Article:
i. Quality of raw material affects the level of pollution. For example burning of benefited or washed coal will have less pollution rather than raw coal. But coal beneficiation has some cost which increases the cost of coal. Same is it for other raw material, if you treat them as per norms before use, it will have less polluting impact but all this will increase the cost.
    ii. The air and gases coming out of the chimney are required to be treated as per norms to reduce pollutants but again there is a cost attached to it.
    iii. The water being discharged from factory needs to be treated before discharge and there is a cost included in the treatment of waste water.
    iv. Mining which is being done should be as per environment clearance norms. etc etc
    If a country does not follow above norms then definitely the cost of production will be very low and they will be very competitive with the world but the catch is that they are not calculating the expense which they are debiting to their environment.
    We will have to understand and should not to take the problem of pollution in China as a passing by event. This is having a very- very serious impact and has caused irreparable damage to their environment. China has now realized this thing and now they are forced to cut down the production. As already mentioned that the Chinese were mad to an extent that they were selling steel at break even prices and even some time at loss to retain their market share. Had they calculated the cost that they are incurring on Environmental they would have never entered into a loss making proposition.
    So the summary is that China Steel Industry is under a major problem due to following main reasons
    a) Pollution.
    b) Excess capacity developed in short span.
    c) Slowing economy
    d) World imposing restriction on Chinese Steel.

                And the opportunities for Indian Steel industry are :
    

a) India’s steel production is at the levels where China was in 1996 and we are expecting a very strong economy growth going ahead(more or less like China) were steel demand will outpace steel production.
b) Steel prices today are less then what they use to be in 2008. And with shutting down of Steel Plants by China (already around 150 MT) the excess capacity will be trimmed down which will help in strengthen steel prices and hence margin of steel companies.
c) China has understood the cost of cheap steel which has deteriorated their environment and hence now they are focusing on quality steel which will further help in strengthening of Steel Prices.
d) The Indian government is also committed towards Indian Steel Industry and will curb and cheap and low quality steel.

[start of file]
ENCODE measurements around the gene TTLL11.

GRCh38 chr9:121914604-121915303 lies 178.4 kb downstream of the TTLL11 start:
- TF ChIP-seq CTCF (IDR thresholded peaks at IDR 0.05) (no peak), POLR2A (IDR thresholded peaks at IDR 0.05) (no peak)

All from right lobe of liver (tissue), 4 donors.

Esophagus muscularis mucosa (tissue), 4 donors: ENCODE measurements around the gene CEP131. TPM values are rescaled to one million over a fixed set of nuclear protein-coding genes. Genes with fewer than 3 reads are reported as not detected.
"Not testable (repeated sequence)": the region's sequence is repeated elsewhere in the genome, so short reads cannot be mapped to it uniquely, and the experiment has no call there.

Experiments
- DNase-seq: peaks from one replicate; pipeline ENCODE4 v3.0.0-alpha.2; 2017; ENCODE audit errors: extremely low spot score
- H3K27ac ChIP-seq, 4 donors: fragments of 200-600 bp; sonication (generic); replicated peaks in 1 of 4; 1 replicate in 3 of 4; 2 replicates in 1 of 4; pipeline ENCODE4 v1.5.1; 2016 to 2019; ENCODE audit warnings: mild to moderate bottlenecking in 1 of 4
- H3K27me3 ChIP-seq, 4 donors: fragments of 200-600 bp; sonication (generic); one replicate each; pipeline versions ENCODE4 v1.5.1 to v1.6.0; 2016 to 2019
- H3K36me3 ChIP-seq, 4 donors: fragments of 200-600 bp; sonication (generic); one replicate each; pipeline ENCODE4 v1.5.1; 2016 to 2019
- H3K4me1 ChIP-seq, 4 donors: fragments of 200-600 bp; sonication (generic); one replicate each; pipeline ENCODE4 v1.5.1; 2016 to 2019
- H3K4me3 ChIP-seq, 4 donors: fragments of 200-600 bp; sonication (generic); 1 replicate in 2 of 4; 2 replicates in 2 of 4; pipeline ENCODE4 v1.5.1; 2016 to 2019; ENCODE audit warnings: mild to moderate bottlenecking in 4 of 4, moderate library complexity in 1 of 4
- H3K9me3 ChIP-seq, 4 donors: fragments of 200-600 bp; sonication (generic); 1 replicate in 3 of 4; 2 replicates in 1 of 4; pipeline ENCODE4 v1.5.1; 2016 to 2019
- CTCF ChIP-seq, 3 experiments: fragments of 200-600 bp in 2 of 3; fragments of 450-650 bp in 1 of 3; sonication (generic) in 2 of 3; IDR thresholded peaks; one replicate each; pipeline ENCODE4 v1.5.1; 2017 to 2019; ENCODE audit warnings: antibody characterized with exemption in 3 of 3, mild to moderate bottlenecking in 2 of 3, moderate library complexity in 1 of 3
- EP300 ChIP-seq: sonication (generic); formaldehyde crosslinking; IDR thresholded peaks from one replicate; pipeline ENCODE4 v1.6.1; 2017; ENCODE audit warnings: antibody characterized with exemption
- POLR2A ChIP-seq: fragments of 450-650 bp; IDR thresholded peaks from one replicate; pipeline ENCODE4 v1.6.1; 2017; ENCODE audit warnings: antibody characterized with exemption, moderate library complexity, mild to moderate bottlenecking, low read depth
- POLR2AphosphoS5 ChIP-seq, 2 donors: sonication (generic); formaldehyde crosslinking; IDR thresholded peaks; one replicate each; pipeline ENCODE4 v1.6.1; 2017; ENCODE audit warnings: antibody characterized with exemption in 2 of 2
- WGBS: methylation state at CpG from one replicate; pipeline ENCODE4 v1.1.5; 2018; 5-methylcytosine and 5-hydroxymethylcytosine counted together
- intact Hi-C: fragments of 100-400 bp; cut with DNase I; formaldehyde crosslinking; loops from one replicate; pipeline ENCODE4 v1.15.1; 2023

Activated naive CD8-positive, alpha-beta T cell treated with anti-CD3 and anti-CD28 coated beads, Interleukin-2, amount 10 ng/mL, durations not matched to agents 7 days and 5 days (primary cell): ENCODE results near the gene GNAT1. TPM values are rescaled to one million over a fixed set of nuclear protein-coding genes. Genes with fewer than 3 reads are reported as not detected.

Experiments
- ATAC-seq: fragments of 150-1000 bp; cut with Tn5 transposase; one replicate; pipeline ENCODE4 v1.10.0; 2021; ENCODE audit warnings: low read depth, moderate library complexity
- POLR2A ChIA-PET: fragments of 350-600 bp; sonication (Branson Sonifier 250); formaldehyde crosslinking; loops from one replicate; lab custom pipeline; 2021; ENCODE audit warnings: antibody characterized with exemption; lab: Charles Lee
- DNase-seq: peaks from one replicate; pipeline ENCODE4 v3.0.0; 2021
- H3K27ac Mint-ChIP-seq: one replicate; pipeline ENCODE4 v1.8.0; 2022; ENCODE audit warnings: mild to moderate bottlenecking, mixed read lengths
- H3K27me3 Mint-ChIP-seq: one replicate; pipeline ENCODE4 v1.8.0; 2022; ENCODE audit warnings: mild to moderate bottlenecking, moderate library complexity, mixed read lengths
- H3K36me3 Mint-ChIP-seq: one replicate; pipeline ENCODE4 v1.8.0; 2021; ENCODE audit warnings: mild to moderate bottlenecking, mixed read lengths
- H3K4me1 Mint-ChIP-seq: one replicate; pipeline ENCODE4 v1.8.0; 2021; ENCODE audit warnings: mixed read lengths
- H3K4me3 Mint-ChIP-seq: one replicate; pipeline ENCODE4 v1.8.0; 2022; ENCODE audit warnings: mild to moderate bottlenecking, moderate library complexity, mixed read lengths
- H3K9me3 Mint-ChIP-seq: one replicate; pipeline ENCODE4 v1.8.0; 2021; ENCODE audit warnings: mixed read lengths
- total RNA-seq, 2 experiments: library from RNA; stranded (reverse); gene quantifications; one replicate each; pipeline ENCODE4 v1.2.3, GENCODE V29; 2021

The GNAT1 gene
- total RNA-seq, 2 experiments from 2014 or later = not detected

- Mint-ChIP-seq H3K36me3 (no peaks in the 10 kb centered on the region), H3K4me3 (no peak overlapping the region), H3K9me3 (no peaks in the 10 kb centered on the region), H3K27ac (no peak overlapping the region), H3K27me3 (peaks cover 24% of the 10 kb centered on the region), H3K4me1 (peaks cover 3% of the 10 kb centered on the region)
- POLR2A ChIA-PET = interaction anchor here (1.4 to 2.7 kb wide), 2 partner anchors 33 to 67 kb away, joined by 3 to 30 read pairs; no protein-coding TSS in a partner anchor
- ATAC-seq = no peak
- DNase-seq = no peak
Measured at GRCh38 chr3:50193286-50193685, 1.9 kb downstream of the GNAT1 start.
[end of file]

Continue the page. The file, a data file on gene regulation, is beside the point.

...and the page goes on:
e) We will have more cost advantages then China as we have availability of Iron ore in our country.

Conclusion : With the Indian economy growing in a big way and commitment of China towards capacity reduction and production of quality steel, the opportunity for Indian Steel industry in domestic as well as in International markets is really very large and this has just started.

India’s steel industry is having a great opportunity (as we are the second cheapest after China) and is having very strong chance of repeating success story of China, however we should be cautious that while we repeat the success we do not repeat the mistakes done by China.

Datas collected from website of World Steel Association


(sunilgct) #103

Thanks Value2017 . It was so much of details.
Thansk for the insight . Just one Q , aas you mentioned that china consumption had drastically reduced but Production capacity of 808 MT is huge and cant these be exported to other countries and if so why it would be still favourable of indian companies

Or
Out of 808 MT already approx 230(110+120) is cut and rest is getting consumed internally within china?

and is the cost of manufacturing in INDIA is stil cheaper than rest of teh world and how much of capacity can be manufactured by the Indian companies and at what cost . I will also try to find the answer but if you have it handy please share…


(VALUE2017) #104

Dear Sunil

Chinese consumption has not reduced drastically but definitely due to slow down in its economy it is coming down gradually. Regarding exporting of excess capacity to other countries I have already advised that

a) Due to alarmingly high level of pollution, Chinese government is forcing to cut down their Steel production and as per their data they have cut down production of around 150 MT. So the fall in consumption will be matched to some extent by Shut down.

b) The countries(including India) are imposing restriction on importing Cheap Chinese Steel by way of anti dumping, MIP , Quality Check etc

c) As already advised cost of production depends on many factors, however Indian steel Industry is definitely competitive in all parameters. In the quest of producing cheap steel the chinese have cause an irreparable damage to their environment, which they are now realising. I mean, what is the point in exporting cheap steel at break even profit and after causing lot of damage to your environment. The price at which Chinese were selling steel was not sustainable because of which lots of Indian Steel companies are on the verge of bankruptcy.